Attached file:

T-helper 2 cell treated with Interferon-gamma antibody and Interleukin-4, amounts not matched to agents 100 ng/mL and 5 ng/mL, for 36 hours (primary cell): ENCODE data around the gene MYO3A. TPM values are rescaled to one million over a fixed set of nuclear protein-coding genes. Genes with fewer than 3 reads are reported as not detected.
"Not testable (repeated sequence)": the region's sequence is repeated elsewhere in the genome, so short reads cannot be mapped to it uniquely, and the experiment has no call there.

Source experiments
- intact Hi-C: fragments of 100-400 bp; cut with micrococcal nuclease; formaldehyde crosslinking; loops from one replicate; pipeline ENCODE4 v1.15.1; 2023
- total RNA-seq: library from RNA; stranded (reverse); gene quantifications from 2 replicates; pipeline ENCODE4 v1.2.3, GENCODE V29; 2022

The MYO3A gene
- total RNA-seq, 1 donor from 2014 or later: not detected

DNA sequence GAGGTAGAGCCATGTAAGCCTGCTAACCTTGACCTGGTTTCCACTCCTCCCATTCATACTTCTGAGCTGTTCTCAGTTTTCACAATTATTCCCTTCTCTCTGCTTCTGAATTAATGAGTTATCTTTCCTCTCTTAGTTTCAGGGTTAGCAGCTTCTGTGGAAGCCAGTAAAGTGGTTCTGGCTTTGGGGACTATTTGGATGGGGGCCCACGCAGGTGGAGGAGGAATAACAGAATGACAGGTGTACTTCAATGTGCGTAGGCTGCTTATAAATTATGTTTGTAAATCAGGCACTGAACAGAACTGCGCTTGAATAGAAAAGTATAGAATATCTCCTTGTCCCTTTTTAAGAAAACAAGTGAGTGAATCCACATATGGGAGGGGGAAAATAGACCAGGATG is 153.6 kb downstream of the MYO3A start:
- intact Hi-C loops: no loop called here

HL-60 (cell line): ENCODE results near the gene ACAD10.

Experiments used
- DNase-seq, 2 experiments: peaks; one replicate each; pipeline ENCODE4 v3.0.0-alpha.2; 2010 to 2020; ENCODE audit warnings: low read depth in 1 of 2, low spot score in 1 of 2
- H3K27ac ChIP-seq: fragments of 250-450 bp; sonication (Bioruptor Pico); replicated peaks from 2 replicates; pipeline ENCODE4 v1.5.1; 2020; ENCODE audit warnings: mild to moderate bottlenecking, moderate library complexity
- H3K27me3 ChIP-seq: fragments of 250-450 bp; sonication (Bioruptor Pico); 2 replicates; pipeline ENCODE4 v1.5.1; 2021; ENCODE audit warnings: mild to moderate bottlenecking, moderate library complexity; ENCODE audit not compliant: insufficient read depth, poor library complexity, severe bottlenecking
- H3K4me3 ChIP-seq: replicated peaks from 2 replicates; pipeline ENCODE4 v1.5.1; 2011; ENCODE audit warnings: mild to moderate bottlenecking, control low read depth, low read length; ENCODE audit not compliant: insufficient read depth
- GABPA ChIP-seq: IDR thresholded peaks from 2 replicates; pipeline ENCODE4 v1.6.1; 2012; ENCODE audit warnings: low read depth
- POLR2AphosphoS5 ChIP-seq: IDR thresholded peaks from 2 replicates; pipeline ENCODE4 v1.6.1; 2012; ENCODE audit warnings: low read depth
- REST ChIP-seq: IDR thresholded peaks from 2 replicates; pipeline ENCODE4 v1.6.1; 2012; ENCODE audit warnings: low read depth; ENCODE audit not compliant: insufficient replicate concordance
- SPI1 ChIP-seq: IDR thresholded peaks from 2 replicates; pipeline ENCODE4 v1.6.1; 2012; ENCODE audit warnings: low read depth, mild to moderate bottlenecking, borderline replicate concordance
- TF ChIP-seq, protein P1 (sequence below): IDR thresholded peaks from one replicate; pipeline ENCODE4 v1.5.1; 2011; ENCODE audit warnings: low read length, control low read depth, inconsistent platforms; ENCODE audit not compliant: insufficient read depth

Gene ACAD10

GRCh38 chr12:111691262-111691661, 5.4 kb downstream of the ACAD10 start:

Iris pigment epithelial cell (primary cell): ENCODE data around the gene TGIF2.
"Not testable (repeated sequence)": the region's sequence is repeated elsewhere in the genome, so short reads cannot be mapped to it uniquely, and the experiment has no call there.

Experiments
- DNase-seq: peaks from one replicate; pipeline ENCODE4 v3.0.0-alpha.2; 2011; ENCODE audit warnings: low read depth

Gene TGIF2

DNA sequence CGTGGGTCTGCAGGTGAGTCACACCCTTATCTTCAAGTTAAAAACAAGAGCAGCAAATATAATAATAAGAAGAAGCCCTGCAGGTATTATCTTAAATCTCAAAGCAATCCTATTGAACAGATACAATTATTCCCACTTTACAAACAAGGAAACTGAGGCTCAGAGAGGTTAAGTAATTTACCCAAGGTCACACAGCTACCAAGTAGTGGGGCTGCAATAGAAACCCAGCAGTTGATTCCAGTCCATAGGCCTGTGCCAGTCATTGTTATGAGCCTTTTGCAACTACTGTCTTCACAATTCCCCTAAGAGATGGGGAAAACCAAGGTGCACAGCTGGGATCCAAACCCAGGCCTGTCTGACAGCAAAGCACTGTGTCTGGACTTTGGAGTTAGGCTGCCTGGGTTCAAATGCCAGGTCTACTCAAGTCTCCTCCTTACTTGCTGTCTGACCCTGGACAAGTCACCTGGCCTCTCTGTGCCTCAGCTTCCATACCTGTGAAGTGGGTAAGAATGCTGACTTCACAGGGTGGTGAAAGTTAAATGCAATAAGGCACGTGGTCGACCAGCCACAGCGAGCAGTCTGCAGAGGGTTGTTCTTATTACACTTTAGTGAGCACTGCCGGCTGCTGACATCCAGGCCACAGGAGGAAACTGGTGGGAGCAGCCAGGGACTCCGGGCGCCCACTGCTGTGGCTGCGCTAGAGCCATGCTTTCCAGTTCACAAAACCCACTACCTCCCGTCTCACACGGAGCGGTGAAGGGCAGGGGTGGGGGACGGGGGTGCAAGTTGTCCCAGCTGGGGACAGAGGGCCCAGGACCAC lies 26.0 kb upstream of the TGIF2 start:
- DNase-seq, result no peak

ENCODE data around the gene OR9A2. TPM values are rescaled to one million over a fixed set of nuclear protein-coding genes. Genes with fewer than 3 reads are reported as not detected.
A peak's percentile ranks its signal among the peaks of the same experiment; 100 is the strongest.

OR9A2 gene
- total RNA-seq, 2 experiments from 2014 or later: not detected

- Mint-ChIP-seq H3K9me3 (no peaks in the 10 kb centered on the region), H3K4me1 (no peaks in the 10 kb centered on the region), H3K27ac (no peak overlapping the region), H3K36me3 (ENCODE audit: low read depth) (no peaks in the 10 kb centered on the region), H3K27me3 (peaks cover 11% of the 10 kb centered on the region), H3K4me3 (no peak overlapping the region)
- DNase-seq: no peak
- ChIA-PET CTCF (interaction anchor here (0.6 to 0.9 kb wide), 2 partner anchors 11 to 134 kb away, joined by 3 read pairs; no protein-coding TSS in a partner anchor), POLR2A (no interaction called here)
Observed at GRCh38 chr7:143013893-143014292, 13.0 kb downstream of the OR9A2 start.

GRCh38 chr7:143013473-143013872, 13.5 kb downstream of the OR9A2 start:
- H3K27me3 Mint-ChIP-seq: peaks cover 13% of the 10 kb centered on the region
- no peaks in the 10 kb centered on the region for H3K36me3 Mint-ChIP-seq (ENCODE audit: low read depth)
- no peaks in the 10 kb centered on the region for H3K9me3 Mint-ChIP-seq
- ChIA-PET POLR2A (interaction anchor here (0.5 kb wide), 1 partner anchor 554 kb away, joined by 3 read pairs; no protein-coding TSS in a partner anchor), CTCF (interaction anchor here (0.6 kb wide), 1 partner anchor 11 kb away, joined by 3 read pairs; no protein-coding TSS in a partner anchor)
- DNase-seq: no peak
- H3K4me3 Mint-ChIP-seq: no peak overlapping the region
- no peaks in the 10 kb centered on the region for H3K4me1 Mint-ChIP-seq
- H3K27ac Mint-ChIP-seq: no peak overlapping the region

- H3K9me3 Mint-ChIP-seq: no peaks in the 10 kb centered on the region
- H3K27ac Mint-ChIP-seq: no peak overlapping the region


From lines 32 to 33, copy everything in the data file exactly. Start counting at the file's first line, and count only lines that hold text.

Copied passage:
OR9A2 gene
- total RNA-seq, 2 experiments from 2014 or later: not detected